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Former MCC pitcher relies on passion and family to pursue his dreams

MANISTEE — Blake Johnson, a former student-athlete at Manistee Catholic Central, started playing baseball when he was two years old.

It’s a family tradition, which he shares with his grandfather, Bill, his father, Jeff, and his mother, Staci.

“I’ve been throwing and kicking in the backyard with my dad since I was little,” Johnson said. “I went to tee-ball when I was four and then to little league when I was six.”

Together they have a deep bond with the Detroit Tigers and never miss a game.

“It’s always been a big part of our lives,” he said. “When I was in preschool at Manistee Catholic, my grandfather always picked me up because my parents were working. So I would go to his house and we would watch every minute of Tigers.

“It’s something I built with my family, whether we watch it or play it.”

The sport alone allows Johnson to recall some of his favorite times growing up.

“There was one time when I was playing tee-ball, and I was five years old,” Johnson said with a laugh. “My dad was a coach because our coach was out of town. I hit a ball over the fence and I stood there and watched it like I had seen in MLB. And my dad yelled at me for not running the bases.”

When his senior campaign ended in a district semi-final loss to Mesick last spring, Johnson didn’t have a single scholarship offer. He capped his time at MCC with a 1.68 ERA and 120 strikeouts.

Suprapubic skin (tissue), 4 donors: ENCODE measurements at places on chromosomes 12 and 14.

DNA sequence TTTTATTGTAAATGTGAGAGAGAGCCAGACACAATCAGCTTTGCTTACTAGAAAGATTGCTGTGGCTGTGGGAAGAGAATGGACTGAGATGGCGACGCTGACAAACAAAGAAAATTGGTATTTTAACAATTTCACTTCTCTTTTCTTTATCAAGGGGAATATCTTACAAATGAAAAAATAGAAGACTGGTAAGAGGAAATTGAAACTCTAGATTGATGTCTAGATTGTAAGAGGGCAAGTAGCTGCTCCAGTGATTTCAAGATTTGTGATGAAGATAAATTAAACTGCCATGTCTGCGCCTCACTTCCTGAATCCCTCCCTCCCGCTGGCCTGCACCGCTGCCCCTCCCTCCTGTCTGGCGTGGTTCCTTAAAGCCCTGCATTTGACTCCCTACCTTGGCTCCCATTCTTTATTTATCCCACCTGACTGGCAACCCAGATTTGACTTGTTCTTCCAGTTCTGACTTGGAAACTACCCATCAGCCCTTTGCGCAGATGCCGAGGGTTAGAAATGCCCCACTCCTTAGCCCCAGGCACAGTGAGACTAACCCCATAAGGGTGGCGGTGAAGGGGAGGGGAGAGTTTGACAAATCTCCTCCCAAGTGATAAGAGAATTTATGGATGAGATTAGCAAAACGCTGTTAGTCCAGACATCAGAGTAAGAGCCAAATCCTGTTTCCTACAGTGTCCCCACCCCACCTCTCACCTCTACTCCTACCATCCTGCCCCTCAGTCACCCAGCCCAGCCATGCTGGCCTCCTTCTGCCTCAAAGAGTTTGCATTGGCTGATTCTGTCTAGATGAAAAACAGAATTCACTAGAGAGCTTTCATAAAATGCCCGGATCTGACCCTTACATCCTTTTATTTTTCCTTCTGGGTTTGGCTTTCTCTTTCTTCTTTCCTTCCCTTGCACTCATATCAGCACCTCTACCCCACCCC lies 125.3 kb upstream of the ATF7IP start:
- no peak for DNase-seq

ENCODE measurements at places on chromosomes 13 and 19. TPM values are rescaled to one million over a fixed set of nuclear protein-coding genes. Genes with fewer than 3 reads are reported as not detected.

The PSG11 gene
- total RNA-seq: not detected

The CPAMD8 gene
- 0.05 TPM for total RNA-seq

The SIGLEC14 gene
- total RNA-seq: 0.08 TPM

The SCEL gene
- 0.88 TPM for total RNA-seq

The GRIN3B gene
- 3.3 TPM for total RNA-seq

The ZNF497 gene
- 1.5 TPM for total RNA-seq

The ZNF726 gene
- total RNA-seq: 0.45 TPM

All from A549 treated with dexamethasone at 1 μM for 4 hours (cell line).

But, for him, playing competitive baseball was surely over.

He did what he thought was right, deciding to forgo college and immediately secure a place in the workforce.

“I wasn’t looking for any school at that time,” Johnson said. “I had given up on going to college. I got into electrical because I wanted to save on student loans and make it…I was planning on doing this for the rest of my life.”

Still, he couldn’t walk away from the game so easily.

A year after hanging up his jersey, in what he thought was a permanent result, Johnson became Catholic Central’s pitching coach – once again dressing for the Sabers.

His priorities quickly changed, realizing he had missed it.

From there, he planned to attend Central Michigan University, where Johnson would pursue a major that kept him close to sports.

“I was helping coach Nick (Fortier) with basketball,” Johnson said. “He asked me and a few other guys who were still hanging around if we were going to come in and take on the team…it’s a different sport, but I thought, ‘Playing sports is fun. , and I want to do it again. “

“Baseball was my best chance to continue.”

Although, admittedly, Johnson wouldn’t be on a baseball field as a Chippewa.

That is until he and Adam Pierce, his former teammate at Manistee Catholic, had a few conversations about Grace Christian University, located in Wyoming, Michigan.

“He played there last year as a freshman,” he said. “I was talking to him about the baseball program, and we both said, ‘It would be pretty nice if we played on the same team again. “”

Johnson visited the campus in early March, going there the day before his official visit for a trial.

“I texted the coach (Colton Wolfe) beforehand because Adam gave him my number… I threw a bullpen in front of him and especially the pitching coach,” Johnson said. “They said there was enough there.”

In a whirlwind of a year, Johnson was suddenly a new college baseball player, and he couldn’t be happier.

“I’m really excited to be back and back on the mound,” Johnson said. “Like I said, watching it made me realize how much I wanted to be there.”

Still, it’s the first step for Johnson, who at 19 dreams of playing Division I and Major League baseball.

“Personally, I would like to reach as high a level as possible, whether that means going up another level or even getting drafted,” he explained. “I want to work and do my best to get there…but there’s a lot of work to do before that.”